Next, we meet floor 3A, which appears similar to 2A in structure and draws fewer distractions. I would recommend it for decently focused work, or, if you can ignore the noise, the slightly more intensive catching up on House of Cards (too soon?).

Our library ascent climaxes at the fourth floor. Before you frantically search the crevices of 3A like a headless chicken or clueless freshman for a main staircase to floor four, beware that no such stairs exist. You must take the auxiliary staircase in one of the corners of the floor or ride the elevator up. You may ask yourself whether logic for such a structural flaw exists, but you should recognize that while Jews frequently find success in many areas, architecture seems to not be one of them.

“Fourth floor quiet study zone.” My mouth salivates upon visualizing the freestanding torso-height sign that greets arrivals to floor four. On this floor, I am home at last. Silence becomes law and nonsense is persecuted. Some describe it as a getaway, that untouched brush between the tall trees far into our backyard we would enter as children and imagine our most exotic adventures. Students sit down at an individual study table and become enraptured by the focused flow of productive achievement. On the fourth floor, stillness allows for synapses in our brain to connect in the complex ways that once discovered the light bulb and conjured the theory of relativity. Walden Pond truly lies in Washington Heights.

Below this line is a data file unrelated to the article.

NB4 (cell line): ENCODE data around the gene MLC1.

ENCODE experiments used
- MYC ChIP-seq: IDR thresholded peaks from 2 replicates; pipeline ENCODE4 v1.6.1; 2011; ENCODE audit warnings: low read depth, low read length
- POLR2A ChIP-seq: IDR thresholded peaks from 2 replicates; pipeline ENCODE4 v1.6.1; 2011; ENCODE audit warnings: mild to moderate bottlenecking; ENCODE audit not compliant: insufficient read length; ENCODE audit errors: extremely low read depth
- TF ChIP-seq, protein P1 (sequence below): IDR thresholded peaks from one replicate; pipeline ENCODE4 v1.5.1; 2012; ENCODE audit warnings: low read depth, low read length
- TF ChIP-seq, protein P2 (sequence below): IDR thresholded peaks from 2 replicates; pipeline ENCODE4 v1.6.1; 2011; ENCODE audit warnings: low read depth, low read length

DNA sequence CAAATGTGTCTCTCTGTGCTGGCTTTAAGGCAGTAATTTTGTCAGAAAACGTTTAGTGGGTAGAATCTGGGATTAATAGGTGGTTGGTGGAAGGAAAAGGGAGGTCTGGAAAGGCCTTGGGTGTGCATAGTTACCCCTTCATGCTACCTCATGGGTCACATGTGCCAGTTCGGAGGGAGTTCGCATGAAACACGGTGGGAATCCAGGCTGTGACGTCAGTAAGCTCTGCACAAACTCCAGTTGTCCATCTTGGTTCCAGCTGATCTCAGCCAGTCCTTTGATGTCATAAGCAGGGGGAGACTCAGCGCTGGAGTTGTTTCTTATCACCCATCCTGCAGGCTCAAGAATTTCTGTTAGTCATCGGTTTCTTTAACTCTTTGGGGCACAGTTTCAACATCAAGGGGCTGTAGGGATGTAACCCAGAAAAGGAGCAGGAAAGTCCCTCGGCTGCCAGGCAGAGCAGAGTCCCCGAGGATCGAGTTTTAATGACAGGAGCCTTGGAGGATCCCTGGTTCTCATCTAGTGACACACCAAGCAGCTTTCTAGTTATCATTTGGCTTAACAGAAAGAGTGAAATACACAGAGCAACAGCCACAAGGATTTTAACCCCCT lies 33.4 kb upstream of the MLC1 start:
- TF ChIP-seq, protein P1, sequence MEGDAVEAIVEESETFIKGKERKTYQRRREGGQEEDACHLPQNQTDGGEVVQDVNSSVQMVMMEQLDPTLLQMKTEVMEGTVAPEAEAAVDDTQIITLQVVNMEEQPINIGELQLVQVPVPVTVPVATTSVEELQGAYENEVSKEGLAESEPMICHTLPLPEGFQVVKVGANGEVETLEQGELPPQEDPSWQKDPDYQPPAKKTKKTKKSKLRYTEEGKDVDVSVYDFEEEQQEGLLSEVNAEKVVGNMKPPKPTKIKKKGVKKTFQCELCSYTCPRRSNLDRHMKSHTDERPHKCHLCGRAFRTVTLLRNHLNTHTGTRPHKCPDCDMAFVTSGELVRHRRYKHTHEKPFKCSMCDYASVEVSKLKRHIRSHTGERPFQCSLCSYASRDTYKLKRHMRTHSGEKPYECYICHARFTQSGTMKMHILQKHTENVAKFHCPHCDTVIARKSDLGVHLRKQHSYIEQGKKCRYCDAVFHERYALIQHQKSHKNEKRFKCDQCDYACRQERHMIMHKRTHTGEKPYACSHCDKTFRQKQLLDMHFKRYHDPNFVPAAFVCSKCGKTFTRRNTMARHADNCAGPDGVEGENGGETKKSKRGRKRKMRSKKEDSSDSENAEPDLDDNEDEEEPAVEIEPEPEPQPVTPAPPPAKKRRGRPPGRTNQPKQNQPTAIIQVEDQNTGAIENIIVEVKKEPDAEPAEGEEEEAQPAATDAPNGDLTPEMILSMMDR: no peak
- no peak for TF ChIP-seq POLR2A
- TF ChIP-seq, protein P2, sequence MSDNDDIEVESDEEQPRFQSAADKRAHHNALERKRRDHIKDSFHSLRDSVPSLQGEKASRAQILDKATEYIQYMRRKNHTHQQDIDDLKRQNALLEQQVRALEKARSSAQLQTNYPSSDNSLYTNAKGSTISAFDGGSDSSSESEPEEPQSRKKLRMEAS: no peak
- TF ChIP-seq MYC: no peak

The rows of white, outlet-laden desks seemingly sprawl until the world’s end. On the fourth floor, economics majors read through entire textbooks until one in the morning, biology students’ fingers become an unrecognizable blur as they rush to type up their lab reports. During finals season, the area becomes an energized beehive of overly caffeinated college students, and you must arrive at the break of dawn if you wish to secure a seat. For all focused tasks, hone in on the fourth floor, grasp it with a tight fist, and refuse to relinquish its limitless offerings.